Once the code is in place in an Access module, you need to make sure it gets run when the database starts up. The best way to do this is to use the AutoExec macro. The AutoExec macro is nothing more than a regular macro with a special name. Access automatically runs it based on its name. You should note that the AutoExec macro gets executed after any form is opened from the Startup properties. This is something to consider if you are using the Startup properties and you place any events in the macro other than a call to the DetermineByPass function.

Once you've set up the AutoExec macro to call your function and the startup form is in place (called from either the AutoExec macro or the Startup properties), open the database without holding down the Shift key. This allows the AllowBypassKey property to be added to the database for the first time.

If you open the Access database with the AllowByPass.txt file in the same directory as the Access MDB, it sets the AllowBypassKey property to true but doesn't allow the bypass the first time the database is opened. The Access database must be opened a second time while holding down the Shift key to bypass the Startup properties, including the AutoExec macro, because now the AllowBypassKey internal property is set to TRue. Removing the AllowByPass.txt file from the database's directory resets the property to False the next time the database is started up without holding down the Shift key, thereby preventing the next user from bypassing the Startup properties and the AutoExec macro.

If you use Access 2003, and you don't have your macro security setting set to Low, you need to hold down the Shift key when clicking the Open command button of the Access Security Warning screen shown in Figure 8-15.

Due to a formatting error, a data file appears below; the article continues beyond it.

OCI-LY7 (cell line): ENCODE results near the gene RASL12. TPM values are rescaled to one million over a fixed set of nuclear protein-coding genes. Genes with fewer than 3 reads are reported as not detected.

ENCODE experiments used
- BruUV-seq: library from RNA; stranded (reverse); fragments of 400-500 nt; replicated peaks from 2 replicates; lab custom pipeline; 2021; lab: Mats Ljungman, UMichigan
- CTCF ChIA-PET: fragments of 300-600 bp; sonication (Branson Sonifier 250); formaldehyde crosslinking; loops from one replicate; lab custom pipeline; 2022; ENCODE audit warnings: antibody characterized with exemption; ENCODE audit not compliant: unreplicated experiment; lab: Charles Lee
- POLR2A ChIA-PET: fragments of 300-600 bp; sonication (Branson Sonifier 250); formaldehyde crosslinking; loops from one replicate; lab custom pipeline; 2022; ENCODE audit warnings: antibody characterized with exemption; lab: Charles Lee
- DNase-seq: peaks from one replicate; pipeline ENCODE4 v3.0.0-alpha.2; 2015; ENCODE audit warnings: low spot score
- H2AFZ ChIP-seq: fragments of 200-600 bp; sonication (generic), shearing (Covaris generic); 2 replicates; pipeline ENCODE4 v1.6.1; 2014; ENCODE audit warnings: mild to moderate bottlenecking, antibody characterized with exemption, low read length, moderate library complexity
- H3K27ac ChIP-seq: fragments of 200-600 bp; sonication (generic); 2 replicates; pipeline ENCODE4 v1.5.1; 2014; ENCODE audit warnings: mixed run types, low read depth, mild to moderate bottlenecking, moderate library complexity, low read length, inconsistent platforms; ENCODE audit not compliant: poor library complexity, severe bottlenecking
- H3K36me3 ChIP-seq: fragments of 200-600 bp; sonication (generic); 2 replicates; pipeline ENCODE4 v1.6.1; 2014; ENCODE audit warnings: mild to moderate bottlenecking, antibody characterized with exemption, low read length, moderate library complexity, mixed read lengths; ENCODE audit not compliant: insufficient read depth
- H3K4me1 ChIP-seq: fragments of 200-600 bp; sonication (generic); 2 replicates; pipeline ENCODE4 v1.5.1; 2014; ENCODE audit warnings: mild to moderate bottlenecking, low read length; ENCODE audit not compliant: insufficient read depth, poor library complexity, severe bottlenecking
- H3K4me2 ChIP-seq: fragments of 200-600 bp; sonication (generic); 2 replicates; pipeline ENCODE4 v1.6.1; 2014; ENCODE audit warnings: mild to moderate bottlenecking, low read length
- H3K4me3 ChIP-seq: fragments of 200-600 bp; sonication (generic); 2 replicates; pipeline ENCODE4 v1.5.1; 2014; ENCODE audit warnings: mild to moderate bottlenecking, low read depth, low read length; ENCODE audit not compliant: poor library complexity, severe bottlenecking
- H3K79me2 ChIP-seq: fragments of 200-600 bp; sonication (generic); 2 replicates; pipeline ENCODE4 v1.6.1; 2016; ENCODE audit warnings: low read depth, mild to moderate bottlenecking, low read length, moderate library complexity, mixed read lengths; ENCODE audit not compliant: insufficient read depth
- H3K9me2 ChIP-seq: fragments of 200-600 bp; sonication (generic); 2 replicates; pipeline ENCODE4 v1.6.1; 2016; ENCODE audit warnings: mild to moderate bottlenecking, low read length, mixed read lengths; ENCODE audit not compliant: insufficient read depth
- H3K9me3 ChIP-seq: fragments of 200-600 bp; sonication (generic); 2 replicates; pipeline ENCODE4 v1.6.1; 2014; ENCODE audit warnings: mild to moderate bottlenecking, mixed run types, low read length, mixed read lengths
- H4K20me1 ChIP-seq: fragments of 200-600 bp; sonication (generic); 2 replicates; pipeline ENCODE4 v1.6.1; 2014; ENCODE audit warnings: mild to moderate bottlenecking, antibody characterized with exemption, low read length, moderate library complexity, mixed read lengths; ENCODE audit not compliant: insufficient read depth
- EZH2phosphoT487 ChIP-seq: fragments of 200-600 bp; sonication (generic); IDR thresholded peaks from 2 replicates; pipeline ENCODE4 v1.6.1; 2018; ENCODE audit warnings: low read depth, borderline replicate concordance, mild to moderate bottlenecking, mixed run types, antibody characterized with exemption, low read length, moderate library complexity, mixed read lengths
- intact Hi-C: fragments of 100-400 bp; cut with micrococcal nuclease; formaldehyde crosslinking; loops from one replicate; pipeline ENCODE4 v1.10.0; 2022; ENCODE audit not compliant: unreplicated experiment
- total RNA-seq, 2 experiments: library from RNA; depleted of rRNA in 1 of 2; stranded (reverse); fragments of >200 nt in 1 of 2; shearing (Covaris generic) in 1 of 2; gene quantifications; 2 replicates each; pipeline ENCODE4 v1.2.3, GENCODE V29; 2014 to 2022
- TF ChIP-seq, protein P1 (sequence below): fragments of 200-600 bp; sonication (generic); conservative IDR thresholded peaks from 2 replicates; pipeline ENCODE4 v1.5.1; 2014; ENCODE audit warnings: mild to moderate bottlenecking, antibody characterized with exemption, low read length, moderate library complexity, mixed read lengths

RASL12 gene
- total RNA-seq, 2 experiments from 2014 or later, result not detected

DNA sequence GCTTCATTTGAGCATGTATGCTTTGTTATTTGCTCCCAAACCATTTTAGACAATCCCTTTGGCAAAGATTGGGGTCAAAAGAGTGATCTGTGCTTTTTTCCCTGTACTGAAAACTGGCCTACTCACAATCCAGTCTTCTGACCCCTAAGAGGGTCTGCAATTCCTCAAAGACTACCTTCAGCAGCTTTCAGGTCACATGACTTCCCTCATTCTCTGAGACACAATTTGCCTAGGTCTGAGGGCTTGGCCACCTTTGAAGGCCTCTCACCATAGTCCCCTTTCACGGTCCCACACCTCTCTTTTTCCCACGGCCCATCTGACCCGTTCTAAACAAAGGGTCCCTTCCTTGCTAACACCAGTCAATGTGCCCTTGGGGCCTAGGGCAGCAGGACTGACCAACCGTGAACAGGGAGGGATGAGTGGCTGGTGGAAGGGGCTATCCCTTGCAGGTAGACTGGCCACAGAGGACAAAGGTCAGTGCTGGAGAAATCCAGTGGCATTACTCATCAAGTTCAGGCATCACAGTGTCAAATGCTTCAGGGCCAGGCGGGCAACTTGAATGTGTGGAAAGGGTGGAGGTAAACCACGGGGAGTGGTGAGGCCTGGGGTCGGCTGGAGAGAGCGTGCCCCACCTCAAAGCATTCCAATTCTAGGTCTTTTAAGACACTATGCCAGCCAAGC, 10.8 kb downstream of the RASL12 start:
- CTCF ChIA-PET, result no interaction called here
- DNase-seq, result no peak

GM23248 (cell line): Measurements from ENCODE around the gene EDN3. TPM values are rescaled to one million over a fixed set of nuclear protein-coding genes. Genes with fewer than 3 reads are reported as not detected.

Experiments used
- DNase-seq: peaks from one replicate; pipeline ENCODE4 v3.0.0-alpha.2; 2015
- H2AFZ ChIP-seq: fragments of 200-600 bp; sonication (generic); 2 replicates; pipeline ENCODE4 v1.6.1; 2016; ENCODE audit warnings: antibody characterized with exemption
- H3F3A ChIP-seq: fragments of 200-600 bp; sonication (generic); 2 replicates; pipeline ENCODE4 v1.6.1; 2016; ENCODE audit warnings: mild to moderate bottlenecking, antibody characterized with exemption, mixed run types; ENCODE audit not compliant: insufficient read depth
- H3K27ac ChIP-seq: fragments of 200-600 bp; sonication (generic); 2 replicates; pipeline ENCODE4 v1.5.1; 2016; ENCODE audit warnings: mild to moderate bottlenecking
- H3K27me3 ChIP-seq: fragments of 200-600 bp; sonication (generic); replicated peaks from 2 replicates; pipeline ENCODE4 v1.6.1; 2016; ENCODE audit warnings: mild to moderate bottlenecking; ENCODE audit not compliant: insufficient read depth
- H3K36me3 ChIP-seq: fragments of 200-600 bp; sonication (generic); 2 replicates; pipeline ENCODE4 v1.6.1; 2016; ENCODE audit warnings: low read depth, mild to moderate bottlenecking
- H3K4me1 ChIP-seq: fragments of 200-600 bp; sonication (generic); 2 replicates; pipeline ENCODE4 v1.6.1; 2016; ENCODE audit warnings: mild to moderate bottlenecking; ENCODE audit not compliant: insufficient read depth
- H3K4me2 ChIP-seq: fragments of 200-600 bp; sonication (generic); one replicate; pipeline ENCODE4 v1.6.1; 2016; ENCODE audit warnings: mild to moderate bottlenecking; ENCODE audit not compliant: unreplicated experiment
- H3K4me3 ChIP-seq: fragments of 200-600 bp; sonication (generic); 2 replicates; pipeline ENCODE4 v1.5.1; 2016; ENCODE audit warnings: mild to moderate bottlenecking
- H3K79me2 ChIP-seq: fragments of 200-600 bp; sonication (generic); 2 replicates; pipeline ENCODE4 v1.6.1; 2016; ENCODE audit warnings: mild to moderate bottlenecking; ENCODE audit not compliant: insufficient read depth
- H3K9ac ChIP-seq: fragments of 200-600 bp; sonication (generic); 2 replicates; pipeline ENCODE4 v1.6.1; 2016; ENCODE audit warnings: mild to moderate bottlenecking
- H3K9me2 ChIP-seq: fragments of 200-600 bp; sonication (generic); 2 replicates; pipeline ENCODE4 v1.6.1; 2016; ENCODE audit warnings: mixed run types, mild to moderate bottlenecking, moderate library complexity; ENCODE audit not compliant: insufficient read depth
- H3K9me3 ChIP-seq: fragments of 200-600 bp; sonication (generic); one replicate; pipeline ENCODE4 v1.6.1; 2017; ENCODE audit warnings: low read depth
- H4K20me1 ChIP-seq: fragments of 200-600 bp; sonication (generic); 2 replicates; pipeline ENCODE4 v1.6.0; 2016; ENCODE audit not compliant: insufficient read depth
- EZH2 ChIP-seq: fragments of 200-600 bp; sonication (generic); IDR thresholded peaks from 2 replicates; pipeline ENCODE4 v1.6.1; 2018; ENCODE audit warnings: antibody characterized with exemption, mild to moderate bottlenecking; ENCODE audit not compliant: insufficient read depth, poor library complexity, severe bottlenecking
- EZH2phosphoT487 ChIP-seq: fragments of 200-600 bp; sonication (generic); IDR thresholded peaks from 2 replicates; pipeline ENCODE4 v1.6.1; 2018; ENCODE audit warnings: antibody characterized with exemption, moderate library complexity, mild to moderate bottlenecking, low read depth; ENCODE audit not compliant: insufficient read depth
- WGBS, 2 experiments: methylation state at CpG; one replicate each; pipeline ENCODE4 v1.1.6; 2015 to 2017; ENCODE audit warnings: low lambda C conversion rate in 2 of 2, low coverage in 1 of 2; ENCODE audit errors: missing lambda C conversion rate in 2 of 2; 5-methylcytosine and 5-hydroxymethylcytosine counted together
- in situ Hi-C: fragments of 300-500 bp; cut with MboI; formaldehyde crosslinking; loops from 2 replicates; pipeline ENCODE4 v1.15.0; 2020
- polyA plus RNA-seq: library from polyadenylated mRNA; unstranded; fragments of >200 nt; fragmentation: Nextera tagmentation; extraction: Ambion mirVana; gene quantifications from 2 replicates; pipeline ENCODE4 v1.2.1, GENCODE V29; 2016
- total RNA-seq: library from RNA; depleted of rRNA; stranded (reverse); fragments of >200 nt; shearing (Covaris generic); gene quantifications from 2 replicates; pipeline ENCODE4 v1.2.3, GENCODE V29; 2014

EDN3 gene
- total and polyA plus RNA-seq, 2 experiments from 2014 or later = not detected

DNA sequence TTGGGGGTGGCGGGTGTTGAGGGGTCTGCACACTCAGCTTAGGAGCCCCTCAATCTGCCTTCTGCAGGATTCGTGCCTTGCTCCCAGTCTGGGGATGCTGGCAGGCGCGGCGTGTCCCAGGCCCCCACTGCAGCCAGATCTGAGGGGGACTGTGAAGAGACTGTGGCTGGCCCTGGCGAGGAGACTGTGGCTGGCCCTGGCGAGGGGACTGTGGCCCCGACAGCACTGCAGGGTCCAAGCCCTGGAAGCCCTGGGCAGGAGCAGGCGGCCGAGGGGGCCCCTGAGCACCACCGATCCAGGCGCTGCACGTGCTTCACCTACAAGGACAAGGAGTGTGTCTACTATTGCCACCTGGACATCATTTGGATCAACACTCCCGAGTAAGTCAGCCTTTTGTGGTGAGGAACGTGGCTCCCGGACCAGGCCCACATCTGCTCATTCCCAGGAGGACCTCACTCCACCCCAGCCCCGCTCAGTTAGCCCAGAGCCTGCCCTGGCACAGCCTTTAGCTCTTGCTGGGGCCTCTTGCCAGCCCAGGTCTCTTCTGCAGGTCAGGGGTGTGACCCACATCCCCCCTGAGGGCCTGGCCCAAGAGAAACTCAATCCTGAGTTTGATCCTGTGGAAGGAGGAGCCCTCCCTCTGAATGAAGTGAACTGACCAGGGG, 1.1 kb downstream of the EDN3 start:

Figure 8-15. Access 2003 security warning

8.10.2. Access ADP

Because most ADPs use ADO only, the developers at Microsoft provided a way to disable the Shift key without referencing a DAO library directly or indirectly. This method of adding the AllowBypassKey is much simpler, but unfortunately, it works only with ADP projects. The following sample code works identically to the code for an Access MDB, without the need for a function such as ChangeProperty:

Public Function DetermineByPass( )
    If Len(Dir(CurrentProject.Path & "\AllowByPass.txt")) = 0 Then
        CurrentProject.Properties.Add "AllowBypassKey", False
        CurrentProject.Properties.Add "AllowBypassKey", True
    End If
End Function 

Although this method for setting the AllowBypassKey property is much shorter and arguably easier to use with an ADP, it does have a drawback. You have no way of setting the DDL parameter to prevent someone from changing your AllowBypassKey property with automation.

8.10.3. Be Careful

This technique of disabling the Shift key is powerful; make sure you don't lock yourself out of your database. You might want to consider changing the DDL parameter in the sample code for the Access MDB to False so that you can use remote automation to reset it if you need to. If you do lock yourself out, you can always create a new database and import all the objects over to the new database, then reset your Startup properties and replace the database you got locked out of with the new copy you just made.

Steve Huff